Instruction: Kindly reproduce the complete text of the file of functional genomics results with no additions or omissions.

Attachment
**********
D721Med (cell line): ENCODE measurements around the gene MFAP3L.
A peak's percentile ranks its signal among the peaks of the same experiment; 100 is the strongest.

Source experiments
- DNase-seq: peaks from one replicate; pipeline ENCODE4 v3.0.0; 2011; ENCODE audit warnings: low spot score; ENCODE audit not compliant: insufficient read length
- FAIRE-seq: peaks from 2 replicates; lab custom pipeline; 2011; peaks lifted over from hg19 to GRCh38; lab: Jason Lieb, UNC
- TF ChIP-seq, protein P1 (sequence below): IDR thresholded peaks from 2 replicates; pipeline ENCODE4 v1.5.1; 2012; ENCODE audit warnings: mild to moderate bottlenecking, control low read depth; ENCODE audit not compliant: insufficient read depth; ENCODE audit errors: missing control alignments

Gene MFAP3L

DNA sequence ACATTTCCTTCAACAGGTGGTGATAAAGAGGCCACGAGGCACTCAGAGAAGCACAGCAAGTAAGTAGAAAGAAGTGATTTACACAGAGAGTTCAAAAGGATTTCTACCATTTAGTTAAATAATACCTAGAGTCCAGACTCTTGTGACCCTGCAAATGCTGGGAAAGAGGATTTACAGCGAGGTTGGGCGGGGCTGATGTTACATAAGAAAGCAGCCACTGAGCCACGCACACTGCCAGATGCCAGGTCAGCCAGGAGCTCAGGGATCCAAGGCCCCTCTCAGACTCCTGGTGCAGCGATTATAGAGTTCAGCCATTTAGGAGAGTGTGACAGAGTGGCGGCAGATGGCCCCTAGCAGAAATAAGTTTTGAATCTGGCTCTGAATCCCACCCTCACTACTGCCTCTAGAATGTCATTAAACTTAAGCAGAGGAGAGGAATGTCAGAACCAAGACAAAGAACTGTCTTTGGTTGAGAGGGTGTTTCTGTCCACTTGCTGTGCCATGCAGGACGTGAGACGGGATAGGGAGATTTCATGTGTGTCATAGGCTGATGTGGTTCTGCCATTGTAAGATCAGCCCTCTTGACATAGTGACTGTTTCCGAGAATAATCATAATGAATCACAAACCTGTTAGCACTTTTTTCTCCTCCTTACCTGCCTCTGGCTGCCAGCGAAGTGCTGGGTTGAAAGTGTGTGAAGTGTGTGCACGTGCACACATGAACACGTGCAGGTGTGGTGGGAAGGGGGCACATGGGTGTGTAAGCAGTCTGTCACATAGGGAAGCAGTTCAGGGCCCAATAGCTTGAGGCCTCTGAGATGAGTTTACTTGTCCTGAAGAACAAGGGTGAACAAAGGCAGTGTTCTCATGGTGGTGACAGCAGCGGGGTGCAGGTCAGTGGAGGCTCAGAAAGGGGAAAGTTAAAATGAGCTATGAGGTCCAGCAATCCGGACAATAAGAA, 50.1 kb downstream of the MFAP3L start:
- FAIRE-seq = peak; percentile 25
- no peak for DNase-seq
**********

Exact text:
D721Med (cell line): ENCODE measurements around the gene MFAP3L.
A peak's percentile ranks its signal among the peaks of the same experiment; 100 is the strongest.

Source experiments
- DNase-seq: peaks from one replicate; pipeline ENCODE4 v3.0.0; 2011; ENCODE audit warnings: low spot score; ENCODE audit not compliant: insufficient read length
- FAIRE-seq: peaks from 2 replicates; lab custom pipeline; 2011; peaks lifted over from hg19 to GRCh38; lab: Jason Lieb, UNC
- TF ChIP-seq, protein P1 (sequence below): IDR thresholded peaks from 2 replicates; pipeline ENCODE4 v1.5.1; 2012; ENCODE audit warnings: mild to moderate bottlenecking, control low read depth; ENCODE audit not compliant: insufficient read depth; ENCODE audit errors: missing control alignments

Gene MFAP3L

DNA sequence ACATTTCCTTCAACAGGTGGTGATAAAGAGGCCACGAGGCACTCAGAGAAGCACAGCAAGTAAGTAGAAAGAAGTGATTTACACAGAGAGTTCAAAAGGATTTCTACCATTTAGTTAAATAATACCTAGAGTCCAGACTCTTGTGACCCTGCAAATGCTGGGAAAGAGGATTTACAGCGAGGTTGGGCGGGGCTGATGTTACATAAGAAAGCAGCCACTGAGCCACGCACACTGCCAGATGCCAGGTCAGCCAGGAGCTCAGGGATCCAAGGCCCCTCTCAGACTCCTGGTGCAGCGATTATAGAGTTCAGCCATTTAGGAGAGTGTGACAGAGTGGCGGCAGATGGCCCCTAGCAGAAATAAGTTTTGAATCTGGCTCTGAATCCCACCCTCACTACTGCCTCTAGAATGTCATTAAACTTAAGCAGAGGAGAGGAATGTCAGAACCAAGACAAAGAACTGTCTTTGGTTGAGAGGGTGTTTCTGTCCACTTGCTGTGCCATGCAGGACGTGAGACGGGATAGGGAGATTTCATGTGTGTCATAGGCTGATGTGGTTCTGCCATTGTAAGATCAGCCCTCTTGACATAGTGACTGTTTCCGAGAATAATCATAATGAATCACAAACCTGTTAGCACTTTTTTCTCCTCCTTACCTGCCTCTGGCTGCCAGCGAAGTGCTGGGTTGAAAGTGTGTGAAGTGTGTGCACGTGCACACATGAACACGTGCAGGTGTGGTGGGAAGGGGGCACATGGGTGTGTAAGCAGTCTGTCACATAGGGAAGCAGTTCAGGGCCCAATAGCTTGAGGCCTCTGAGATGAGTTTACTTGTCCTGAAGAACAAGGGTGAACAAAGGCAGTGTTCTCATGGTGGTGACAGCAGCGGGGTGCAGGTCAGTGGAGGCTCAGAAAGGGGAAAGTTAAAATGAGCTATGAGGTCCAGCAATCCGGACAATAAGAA, 50.1 kb downstream of the MFAP3L start:
- FAIRE-seq = peak; percentile 25
- no peak for DNase-seq